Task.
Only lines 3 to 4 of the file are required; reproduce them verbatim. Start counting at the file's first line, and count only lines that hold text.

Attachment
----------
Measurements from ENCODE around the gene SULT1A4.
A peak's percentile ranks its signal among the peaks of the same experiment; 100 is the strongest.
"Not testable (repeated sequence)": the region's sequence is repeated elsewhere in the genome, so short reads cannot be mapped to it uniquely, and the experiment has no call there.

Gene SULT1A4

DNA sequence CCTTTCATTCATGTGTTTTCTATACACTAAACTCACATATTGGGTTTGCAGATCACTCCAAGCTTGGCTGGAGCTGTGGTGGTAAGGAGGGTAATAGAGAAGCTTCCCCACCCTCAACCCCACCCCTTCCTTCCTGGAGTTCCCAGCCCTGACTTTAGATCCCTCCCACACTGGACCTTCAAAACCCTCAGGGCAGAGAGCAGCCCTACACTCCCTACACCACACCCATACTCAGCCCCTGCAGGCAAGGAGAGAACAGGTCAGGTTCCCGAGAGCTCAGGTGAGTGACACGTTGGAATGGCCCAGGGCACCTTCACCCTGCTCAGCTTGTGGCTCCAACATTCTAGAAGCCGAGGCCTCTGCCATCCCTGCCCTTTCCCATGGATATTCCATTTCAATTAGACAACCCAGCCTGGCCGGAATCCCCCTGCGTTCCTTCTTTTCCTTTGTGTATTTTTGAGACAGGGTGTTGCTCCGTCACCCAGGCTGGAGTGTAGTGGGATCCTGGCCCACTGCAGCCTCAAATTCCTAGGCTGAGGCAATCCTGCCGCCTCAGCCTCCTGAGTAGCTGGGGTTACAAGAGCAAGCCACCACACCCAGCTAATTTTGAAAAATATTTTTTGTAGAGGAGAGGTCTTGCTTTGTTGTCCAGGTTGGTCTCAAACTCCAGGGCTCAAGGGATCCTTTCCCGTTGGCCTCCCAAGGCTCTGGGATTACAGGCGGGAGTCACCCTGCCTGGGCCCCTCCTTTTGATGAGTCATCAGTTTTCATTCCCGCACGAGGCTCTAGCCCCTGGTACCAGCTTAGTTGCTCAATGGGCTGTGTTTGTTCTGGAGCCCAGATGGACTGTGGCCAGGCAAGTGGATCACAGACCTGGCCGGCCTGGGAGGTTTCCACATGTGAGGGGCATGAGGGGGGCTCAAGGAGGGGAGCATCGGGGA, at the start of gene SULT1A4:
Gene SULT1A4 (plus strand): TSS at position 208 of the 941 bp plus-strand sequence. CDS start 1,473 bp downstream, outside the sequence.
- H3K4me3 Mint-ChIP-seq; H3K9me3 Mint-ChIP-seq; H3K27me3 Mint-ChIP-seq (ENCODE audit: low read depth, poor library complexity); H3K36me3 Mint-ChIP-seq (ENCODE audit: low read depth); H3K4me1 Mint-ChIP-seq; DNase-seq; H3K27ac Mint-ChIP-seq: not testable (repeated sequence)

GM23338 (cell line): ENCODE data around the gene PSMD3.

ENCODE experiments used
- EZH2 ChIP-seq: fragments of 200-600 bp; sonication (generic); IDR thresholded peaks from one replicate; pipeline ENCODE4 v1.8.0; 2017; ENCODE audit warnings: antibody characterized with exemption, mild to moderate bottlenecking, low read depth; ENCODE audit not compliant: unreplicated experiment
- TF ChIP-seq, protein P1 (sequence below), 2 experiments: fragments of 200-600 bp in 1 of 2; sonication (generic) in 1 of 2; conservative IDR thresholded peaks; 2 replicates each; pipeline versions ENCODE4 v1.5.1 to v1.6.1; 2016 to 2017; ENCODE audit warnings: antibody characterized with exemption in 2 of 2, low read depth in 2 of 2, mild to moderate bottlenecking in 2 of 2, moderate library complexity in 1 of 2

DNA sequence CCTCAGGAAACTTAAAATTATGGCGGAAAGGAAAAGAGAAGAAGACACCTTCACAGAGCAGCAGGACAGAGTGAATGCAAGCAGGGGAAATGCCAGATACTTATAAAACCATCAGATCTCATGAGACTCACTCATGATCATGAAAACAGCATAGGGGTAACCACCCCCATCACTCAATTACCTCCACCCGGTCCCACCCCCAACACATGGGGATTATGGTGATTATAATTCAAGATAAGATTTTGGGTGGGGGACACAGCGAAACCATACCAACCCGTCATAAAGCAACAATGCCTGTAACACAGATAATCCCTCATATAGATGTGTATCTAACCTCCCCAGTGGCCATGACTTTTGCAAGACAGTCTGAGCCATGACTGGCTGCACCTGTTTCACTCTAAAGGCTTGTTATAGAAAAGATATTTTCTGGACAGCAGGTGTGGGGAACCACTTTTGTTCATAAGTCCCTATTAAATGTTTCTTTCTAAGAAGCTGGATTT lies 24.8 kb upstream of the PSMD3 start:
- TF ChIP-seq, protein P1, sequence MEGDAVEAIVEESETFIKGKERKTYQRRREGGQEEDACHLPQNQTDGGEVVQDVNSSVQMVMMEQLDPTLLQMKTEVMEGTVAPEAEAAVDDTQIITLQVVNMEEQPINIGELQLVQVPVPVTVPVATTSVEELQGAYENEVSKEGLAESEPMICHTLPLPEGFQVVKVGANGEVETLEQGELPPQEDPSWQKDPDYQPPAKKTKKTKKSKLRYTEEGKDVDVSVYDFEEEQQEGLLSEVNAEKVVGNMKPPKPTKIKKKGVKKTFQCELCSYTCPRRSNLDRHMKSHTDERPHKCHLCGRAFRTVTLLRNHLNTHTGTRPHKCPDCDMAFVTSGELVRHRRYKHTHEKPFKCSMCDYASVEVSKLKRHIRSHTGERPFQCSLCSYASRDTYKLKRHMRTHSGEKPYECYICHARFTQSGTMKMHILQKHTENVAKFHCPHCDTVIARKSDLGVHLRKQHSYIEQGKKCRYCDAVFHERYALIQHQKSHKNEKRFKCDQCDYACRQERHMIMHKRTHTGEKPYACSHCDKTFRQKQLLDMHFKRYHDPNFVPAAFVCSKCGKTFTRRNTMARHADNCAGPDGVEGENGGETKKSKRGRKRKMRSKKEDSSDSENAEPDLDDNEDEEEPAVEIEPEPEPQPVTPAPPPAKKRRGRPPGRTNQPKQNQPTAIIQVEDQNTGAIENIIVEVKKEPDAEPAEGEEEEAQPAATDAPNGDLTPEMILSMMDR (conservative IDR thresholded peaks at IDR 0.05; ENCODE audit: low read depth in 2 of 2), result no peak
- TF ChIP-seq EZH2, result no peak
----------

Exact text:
"Not testable (repeated sequence)": the region's sequence is repeated elsewhere in the genome, so short reads cannot be mapped to it uniquely, and the experiment has no call there.

Gene SULT1A4